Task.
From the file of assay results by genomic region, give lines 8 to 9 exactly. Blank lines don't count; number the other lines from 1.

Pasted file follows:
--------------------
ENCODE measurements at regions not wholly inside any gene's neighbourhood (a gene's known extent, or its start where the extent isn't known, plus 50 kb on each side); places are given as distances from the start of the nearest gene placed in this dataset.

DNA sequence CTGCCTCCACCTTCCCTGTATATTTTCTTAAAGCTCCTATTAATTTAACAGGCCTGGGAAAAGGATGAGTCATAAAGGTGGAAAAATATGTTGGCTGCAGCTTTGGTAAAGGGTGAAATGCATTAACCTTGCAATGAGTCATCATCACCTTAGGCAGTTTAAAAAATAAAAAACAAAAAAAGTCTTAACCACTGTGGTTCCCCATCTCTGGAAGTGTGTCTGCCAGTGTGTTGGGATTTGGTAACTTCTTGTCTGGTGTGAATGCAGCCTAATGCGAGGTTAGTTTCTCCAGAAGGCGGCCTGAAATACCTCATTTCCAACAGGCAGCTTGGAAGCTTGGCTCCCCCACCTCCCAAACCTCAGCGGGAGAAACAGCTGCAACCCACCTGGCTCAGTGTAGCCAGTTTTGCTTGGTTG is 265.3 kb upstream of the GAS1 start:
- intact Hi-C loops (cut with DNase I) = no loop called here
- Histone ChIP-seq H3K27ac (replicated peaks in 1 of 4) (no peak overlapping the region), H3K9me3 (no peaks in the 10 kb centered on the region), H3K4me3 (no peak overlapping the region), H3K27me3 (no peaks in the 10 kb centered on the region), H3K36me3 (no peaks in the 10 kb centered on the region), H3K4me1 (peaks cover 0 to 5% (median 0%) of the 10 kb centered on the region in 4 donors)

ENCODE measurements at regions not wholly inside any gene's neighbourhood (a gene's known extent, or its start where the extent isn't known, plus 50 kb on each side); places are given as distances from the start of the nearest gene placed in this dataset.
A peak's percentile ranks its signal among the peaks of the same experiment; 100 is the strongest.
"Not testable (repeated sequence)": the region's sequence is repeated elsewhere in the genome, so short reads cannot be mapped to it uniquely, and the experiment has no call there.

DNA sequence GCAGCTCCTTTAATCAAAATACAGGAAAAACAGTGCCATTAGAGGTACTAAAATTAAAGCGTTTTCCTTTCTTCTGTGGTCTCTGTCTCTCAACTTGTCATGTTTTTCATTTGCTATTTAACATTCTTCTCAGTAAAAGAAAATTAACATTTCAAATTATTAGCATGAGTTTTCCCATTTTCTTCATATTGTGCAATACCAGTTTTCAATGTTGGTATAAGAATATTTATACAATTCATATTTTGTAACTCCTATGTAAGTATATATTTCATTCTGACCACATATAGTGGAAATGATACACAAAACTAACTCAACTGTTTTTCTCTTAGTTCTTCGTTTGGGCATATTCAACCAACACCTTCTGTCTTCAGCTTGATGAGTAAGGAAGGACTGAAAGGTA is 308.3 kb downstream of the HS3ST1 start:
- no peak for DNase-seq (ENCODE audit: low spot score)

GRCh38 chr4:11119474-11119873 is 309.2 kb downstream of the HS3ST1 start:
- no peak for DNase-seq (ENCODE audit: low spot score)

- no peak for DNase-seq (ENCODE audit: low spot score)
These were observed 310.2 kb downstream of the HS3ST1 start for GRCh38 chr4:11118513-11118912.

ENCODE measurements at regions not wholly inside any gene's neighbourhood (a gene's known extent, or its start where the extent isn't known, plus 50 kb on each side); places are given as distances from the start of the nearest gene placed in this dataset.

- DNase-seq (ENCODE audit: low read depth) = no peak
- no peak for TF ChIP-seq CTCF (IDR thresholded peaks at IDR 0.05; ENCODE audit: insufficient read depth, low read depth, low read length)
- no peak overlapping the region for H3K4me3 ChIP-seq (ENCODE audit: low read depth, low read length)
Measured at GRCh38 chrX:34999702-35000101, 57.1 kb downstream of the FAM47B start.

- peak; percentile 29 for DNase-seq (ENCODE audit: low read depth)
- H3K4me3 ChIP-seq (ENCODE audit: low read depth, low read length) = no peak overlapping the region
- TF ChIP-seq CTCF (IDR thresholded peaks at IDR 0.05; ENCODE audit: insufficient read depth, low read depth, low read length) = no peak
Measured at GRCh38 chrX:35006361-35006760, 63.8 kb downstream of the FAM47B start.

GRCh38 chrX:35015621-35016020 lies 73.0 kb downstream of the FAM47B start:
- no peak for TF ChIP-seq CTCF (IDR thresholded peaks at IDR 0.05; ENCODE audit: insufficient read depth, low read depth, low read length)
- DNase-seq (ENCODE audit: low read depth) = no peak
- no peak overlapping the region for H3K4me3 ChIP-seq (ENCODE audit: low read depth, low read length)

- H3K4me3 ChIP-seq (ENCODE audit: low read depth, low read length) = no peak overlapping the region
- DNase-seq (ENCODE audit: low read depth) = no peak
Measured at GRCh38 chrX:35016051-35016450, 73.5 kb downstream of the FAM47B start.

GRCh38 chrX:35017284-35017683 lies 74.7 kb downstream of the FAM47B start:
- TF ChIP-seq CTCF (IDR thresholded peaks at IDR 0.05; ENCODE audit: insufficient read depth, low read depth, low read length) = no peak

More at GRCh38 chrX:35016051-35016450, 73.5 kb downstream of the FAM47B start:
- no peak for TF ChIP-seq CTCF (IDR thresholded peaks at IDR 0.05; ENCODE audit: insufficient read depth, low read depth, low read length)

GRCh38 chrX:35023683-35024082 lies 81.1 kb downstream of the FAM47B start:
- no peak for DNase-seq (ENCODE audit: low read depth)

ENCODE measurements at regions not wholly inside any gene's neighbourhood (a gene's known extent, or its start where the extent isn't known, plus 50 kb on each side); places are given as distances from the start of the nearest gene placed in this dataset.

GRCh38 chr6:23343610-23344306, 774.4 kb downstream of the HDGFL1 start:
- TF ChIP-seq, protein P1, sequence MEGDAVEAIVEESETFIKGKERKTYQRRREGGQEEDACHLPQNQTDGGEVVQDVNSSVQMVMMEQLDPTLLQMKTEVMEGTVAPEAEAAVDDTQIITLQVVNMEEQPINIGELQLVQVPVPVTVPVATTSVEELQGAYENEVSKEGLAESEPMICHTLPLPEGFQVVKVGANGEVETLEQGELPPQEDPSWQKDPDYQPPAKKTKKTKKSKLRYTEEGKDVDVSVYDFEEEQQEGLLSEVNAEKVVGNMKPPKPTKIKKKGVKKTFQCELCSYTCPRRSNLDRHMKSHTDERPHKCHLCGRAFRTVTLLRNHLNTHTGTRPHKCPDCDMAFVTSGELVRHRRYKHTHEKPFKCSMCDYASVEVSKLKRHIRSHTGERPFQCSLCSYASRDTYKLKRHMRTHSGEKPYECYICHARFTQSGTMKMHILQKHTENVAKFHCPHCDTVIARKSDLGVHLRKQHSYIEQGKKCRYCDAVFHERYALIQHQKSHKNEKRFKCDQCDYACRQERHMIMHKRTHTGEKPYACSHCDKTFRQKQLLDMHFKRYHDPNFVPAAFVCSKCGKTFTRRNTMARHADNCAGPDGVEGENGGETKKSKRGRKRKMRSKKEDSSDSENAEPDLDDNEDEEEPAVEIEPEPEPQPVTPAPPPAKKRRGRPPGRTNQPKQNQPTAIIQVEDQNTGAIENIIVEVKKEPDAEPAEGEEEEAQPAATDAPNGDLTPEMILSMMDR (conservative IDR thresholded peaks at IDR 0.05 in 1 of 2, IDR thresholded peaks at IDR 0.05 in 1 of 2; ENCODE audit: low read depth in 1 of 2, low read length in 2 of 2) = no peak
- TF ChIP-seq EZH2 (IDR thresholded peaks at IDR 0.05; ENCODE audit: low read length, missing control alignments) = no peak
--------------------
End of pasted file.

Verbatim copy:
DNA sequence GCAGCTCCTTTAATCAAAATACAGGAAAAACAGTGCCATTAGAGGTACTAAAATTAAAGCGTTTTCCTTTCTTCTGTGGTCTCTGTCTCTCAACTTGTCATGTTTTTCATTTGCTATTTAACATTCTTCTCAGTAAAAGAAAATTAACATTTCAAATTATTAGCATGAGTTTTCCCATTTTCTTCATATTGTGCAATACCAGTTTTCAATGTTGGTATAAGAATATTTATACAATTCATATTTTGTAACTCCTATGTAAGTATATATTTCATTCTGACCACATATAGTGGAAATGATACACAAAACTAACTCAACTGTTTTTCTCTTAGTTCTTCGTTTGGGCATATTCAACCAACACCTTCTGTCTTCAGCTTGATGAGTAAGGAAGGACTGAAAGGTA is 308.3 kb downstream of the HS3ST1 start:
- no peak for DNase-seq (ENCODE audit: low spot score)